The hopes for high speed rail in America have downshifted somewhat into a hope for “higher speed rail.” Many of the tentpole high speed rail plans were scrapped, particularly in Florida, Ohio and Wisconsin, where Republican governors returned the money. The California plan, really the only survivor, has enough funds to build the first segment, but the funding gets really sketchy from there. We don’t really know the future of a national HSR network, but I wouldn’t hold my breath for one.

What we are starting to see are improvements on existing track and routes that will cut down on travel times. And this is definitely a positive step, filling a need for more predictable and swifter intercity rail service. In a test of an Amtrak route between St. Louis and Chicago, engineers plan to run at speeds up to 110 mph.

In a modest milestone for President Barack Obama’s high-speed rail vision, test runs will start zooming along a small section of the Amtrak line between Chicago and St. Louis at 110 mph on Friday.

Advocates say Midwest routes from Chicago hold the most immediate promise for high-speed rail expansion outside Amtrak’s existing, much faster Acela trains between Boston and Washington, D.C. They say it will give a growing Midwest population an alternative to traveling by plane or car, promote economic development along the route and create manufacturing jobs [...]

Amtrak ridership hit a record 30 million passengers nationwide last year. On the Chicago-to-St. Louis route, passenger numbers increased 11 percent over the last fiscal year to more than 619,000 riders — some of them pulled in by high gas prices, others by the convenience of being able to get work done while en route.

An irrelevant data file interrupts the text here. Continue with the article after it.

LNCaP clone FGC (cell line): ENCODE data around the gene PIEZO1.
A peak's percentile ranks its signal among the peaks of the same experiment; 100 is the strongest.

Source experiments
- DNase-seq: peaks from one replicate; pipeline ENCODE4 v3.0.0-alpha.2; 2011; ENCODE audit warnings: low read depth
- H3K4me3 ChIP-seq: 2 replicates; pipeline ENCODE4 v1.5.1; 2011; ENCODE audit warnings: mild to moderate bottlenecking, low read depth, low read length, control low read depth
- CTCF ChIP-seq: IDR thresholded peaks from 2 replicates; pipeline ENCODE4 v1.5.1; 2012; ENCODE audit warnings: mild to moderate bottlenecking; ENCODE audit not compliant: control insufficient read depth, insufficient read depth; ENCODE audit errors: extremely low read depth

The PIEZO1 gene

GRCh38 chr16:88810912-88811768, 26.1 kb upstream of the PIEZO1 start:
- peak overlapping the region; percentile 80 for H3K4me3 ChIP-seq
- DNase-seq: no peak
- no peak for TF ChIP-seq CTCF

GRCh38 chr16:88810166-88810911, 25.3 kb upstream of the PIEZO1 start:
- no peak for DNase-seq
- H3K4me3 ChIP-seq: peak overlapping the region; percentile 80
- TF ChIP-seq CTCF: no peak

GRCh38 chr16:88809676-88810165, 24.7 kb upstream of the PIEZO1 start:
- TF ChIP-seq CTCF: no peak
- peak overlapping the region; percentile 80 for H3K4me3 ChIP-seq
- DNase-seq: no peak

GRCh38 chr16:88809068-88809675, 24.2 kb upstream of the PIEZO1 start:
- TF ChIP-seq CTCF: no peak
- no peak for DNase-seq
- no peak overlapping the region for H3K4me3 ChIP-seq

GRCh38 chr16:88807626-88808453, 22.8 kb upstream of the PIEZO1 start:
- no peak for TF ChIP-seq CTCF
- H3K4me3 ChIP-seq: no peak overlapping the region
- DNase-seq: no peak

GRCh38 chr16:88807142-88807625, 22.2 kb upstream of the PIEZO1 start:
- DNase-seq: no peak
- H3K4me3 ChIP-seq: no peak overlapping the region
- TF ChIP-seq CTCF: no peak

Clearly demand has grown. And improvements to existing rail lines will only feed that demand. One of the major stimulus projects fixed a bottleneck on rail routes coming out of Chicago, and the efficiencies gained there may approach those from the increase in overall speeds throughout the trip to St. Louis. This included realigning curves to support higher speeds, and installing safety measures like new signals and gates. What was previously about a 5 1/2-hour trip between Chicago and St. Louis, roughly the same length of time as a car trip, could now be reduced to 4 1/2 hours or even less. That makes it much more attractive to riders.

The theory is you can’t make this competitive with a “one-hour” plane ride. The notion that a plane ride costs just one hour of time is really silly. Between driving to the airport, security measures, baggage retrieval and the like, you’re talking about a much longer and more hassle-filled journey. High-speed or even higher-speed rail can provide another option for those who want to avoid the skies.

The list of accomplishments from the Administration probably won’t include the steady progression of improved rail service from Chicago to St. Louis, or the other intercity rail improvements they have made. But they are completely legitimate subjects to tout. Mass transit has great potential in America, given how it currently underserves the population. It’s a great investment in the future.